The Florida Association Realtors just released the FAR/BAR V 3. Click the link to see the red lined document. Only 2 changes being a clarification as to who pays for the municipal lien search and the Flood Zone Elevation Certificate section. Specifically, in Paragraph 9…
In the 2013 version, municipal lien search was included in the definition of Owner’s
Policy and Charges in Paragraph 9(c). The original intent for including this search
within this definition was to specify which party was responsible to pay for this search, if
the search was actually performed. These searches are regularly conducted in some
parts of Florida, while in other parts of the state they are not performed.
Reference to municipal lien search has been deleted from the definition of Owner’s
Policy and Charges in Paragraph 9(c) in the 2014 revision. Now you will find municipal
lien search as a cost to seller under Paragraph 9(a) or buyer under Paragraph 9(b). If
Paragraph 9(c)(i) is checked indicating seller is to pay for title, then seller is also to pay
for a municipal lien search if a municipal lien is performed. Conversely, if Paragraph 9
(c)(ii) is checked, then buyer is to pay for a municipal lien search if performed.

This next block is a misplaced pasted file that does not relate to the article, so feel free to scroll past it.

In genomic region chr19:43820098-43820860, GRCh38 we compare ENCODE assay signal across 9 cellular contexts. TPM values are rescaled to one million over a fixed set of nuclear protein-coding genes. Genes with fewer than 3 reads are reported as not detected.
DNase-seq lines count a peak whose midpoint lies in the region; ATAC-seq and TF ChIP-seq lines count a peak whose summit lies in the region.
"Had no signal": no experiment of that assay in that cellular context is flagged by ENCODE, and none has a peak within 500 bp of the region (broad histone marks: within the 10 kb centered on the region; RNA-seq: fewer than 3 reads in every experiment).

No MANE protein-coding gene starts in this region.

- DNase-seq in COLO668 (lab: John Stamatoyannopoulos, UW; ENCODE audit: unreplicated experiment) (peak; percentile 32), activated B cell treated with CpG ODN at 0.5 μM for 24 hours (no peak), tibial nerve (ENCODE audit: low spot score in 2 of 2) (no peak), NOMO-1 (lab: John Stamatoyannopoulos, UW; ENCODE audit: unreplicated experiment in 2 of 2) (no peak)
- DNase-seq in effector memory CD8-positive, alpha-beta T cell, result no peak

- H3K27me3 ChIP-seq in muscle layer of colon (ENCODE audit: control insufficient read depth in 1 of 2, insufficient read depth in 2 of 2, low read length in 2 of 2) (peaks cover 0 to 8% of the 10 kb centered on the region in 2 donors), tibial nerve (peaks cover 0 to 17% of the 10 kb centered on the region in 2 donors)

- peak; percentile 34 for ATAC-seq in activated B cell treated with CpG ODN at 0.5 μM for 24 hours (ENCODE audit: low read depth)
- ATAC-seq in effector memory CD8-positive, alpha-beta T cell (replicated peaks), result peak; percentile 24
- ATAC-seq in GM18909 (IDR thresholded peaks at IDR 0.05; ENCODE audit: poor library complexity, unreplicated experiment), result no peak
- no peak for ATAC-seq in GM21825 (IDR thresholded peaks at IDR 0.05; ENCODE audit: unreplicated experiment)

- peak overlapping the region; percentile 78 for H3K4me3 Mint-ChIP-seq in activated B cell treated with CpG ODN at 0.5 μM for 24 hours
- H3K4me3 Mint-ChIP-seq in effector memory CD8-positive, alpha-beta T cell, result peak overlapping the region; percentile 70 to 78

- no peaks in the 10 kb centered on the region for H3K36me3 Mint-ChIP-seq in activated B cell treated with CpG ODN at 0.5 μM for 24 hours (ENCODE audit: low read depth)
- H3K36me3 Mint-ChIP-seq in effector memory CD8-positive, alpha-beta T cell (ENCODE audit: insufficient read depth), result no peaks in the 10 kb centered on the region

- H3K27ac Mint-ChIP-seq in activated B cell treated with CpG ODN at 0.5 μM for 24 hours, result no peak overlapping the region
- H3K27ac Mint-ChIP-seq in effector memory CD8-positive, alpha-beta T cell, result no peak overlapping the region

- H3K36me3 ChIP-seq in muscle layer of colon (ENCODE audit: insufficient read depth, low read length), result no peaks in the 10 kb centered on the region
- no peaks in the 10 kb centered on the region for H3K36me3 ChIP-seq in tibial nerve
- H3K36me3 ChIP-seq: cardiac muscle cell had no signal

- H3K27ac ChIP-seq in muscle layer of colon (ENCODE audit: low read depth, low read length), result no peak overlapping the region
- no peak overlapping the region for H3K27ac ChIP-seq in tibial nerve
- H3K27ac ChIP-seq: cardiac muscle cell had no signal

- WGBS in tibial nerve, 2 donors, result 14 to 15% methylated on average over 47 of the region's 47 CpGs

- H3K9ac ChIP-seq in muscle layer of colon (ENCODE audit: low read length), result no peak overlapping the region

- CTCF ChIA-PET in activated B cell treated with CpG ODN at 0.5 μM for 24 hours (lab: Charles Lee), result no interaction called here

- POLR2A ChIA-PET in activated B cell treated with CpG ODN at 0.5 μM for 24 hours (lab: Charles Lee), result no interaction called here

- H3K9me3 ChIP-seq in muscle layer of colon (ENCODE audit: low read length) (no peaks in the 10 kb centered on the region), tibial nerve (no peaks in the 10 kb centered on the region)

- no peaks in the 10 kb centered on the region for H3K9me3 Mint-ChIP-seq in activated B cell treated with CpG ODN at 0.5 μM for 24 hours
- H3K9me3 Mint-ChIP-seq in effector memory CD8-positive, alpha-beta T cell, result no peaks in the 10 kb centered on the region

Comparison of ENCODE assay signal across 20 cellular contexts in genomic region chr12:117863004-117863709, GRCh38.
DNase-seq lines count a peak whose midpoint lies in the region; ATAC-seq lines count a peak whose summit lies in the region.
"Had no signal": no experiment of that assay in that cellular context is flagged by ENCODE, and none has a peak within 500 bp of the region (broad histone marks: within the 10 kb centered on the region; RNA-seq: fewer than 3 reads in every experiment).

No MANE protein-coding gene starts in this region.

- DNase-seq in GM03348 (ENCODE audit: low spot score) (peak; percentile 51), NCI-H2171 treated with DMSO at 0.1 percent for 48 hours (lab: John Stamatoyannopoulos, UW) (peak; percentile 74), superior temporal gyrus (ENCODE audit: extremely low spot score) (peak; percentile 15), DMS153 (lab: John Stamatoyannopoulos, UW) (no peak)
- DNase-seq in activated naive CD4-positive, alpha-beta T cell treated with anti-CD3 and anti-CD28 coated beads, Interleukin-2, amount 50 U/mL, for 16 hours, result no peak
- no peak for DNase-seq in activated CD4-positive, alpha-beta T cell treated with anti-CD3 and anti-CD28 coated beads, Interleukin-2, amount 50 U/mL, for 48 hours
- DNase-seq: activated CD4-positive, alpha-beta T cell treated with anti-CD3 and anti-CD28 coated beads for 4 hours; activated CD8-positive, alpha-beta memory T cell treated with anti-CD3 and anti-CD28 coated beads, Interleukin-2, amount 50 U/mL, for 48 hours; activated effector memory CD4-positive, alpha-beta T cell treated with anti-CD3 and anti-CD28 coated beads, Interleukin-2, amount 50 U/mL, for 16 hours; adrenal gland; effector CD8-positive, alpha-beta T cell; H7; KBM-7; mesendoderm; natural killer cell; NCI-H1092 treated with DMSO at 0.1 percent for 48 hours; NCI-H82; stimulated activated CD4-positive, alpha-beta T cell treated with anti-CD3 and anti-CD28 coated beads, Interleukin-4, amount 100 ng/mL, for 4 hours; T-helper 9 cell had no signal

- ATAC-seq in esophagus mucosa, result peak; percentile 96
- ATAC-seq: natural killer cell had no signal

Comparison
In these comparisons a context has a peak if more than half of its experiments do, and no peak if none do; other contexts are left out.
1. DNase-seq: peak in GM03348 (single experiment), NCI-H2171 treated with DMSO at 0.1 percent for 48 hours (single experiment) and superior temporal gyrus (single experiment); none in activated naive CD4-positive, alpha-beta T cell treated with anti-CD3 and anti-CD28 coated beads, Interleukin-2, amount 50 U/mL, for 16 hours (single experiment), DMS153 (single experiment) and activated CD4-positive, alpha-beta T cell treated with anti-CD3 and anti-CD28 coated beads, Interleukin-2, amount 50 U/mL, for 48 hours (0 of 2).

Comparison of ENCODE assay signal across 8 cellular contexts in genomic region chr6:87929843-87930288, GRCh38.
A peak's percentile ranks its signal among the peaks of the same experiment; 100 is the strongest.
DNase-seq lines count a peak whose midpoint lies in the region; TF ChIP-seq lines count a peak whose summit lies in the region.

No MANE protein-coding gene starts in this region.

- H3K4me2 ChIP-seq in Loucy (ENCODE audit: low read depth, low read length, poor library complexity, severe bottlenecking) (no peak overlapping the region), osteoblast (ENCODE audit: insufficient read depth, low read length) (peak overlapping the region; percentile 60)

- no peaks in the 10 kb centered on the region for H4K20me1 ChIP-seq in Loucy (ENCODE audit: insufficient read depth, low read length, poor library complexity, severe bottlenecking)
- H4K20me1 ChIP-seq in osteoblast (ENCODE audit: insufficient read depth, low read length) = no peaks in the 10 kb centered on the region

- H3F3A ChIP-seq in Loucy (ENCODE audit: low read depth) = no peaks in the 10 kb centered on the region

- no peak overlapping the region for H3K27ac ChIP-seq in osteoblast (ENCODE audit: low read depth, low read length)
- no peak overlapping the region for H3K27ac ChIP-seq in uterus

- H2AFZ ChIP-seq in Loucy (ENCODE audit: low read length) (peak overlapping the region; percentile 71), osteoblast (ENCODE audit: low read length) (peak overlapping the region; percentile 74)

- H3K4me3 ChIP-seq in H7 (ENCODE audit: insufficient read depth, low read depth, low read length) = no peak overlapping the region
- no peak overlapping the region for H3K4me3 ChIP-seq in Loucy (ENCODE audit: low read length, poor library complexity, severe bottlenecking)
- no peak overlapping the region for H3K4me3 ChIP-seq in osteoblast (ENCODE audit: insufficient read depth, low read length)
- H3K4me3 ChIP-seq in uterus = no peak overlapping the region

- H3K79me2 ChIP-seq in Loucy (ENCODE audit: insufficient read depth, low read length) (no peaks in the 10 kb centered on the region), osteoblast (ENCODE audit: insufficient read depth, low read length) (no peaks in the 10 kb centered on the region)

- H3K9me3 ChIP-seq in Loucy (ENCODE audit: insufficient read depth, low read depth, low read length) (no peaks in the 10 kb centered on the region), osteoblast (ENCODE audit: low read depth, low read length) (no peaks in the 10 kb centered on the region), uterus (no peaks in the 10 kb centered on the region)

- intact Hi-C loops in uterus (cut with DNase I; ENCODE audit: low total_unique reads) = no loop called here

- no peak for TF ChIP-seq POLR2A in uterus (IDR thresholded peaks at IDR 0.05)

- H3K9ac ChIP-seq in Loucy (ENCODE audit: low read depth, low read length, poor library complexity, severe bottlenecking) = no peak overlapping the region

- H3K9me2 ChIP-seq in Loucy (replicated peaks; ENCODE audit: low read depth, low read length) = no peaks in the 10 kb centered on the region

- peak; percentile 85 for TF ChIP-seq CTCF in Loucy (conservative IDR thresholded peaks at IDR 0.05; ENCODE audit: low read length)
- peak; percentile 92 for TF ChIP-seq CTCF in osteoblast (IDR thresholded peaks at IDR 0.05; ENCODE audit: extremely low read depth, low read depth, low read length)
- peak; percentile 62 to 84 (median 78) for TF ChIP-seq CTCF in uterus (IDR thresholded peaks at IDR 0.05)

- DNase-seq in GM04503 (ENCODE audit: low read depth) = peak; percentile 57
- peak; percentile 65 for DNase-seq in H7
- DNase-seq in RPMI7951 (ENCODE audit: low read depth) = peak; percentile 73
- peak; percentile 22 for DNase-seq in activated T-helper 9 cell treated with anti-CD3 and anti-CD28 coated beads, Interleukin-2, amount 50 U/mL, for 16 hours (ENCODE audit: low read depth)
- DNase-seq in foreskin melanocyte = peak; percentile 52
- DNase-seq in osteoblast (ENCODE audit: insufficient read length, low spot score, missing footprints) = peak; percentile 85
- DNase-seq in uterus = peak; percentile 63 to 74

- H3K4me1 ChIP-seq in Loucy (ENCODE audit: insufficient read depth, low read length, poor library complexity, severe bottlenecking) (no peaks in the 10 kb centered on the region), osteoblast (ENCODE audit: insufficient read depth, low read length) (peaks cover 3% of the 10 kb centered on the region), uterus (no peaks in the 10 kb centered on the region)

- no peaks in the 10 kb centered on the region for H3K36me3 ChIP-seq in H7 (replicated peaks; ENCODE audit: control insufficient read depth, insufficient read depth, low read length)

Remember, the costs itemized in Paragraph 9(a) and (b) are not required to be
absorbed by the party specified unless the item is part of the transaction.
(Note- municipal lien searches are regularly performed in Miami-Dade and Broward. If
Paragraph 9(c)(iii) [Miami-Dade/Broward Regional Provision] is checked, a municipal
lien search is to be performed. This isn’t new. What is new is the municipal lien search
is reflected as a seller’s cost in Paragraph 9(a), where Paragraph 9(c)(iii) is checked.)
And, in Paragraph 10(d)…
Language was added to and deleted from Paragraph 10 to update the flood disclosure.
The 2013 version of the contract provided that buyers could terminate the contract if
flood insurance was not available through the NFIP. The 2014 change allows the buyer
to terminate if flood insurance is not available through NFIP or private flood insurance.
The 2013 version provided that NFIP may phase in actuarial ratings for nonprimary
residential structures (second homes). The 2014 version changes this by referencing
that NFIP may assess additional fees and premiums for non-primary structures
according to the most recent changes to flood program. The 2013 version defined nonprimary
structure as a residential structure in which the insured or spouse does not
reside for at least 80%. This percentage has been changed to 50% of the year,
consistent with NFIP current regulations. The 2013 version referenced the federal flood
law Biggert Waters -12. This reference was eliminated since new flood insurance
legislation passed Congress.